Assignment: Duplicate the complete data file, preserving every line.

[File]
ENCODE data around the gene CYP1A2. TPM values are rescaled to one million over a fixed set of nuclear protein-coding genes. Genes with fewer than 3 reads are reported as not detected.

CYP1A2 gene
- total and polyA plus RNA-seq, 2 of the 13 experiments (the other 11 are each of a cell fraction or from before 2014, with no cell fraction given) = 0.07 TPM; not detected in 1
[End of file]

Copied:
ENCODE data around the gene CYP1A2. TPM values are rescaled to one million over a fixed set of nuclear protein-coding genes. Genes with fewer than 3 reads are reported as not detected.

CYP1A2 gene
- total and polyA plus RNA-seq, 2 of the 13 experiments (the other 11 are each of a cell fraction or from before 2014, with no cell fraction given) = 0.07 TPM; not detected in 1